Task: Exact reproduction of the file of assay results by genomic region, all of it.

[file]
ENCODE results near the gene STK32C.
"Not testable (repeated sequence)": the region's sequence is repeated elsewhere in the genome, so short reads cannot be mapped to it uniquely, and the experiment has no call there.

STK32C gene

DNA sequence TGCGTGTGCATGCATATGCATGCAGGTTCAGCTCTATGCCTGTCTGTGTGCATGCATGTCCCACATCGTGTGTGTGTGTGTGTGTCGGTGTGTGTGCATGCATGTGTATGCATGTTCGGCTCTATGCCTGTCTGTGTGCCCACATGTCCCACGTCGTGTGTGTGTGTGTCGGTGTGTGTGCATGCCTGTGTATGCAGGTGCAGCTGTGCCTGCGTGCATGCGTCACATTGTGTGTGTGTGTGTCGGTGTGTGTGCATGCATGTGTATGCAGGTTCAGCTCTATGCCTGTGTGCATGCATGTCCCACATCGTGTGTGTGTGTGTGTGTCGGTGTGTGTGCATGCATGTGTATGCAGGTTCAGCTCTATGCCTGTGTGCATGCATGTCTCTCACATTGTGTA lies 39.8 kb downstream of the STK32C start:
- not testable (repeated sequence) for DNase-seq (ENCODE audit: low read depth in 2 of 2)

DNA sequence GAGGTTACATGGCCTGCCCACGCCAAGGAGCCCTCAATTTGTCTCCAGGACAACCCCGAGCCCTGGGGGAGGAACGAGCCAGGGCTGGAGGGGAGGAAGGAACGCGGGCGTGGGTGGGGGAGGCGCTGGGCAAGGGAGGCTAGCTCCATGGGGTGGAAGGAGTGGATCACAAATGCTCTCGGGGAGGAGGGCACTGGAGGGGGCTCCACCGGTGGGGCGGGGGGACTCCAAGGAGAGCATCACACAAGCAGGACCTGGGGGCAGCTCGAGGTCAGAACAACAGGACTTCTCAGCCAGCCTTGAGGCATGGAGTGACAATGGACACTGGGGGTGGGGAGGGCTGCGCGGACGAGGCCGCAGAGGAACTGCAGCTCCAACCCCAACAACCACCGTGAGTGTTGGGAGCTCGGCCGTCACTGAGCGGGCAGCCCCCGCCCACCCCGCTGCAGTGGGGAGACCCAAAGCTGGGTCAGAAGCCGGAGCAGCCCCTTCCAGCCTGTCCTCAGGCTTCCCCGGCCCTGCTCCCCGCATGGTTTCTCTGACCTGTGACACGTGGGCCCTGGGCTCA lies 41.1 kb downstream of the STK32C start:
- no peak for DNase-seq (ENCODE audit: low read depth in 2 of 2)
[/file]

ENCODE results near the gene STK32C.
"Not testable (repeated sequence)": the region's sequence is repeated elsewhere in the genome, so short reads cannot be mapped to it uniquely, and the experiment has no call there.

STK32C gene

DNA sequence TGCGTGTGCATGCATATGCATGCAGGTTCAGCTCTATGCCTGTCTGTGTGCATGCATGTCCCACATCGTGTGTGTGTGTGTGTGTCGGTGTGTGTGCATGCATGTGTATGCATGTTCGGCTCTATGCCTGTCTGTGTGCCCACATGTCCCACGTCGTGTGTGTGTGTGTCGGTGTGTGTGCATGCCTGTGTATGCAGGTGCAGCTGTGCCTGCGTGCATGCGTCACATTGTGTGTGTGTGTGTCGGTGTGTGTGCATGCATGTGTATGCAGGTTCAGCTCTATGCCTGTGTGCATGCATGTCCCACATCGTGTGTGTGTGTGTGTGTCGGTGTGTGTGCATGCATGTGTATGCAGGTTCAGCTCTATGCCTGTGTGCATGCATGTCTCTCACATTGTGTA lies 39.8 kb downstream of the STK32C start:
- not testable (repeated sequence) for DNase-seq (ENCODE audit: low read depth in 2 of 2)

DNA sequence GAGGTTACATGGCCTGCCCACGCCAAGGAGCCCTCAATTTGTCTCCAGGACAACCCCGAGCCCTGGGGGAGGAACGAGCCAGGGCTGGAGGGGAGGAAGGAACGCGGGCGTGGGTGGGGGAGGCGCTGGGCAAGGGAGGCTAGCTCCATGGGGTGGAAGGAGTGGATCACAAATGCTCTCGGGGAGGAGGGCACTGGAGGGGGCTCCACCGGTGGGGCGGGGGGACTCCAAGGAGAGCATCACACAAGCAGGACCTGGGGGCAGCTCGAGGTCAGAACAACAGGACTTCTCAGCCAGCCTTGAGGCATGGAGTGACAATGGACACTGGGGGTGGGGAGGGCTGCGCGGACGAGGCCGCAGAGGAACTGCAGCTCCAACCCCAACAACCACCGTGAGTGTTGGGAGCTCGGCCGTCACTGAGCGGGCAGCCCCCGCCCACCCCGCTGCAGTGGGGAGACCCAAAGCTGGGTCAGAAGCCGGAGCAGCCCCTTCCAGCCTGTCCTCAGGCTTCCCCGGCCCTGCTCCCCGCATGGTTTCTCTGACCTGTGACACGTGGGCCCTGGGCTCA lies 41.1 kb downstream of the STK32C start:
- no peak for DNase-seq (ENCODE audit: low read depth in 2 of 2)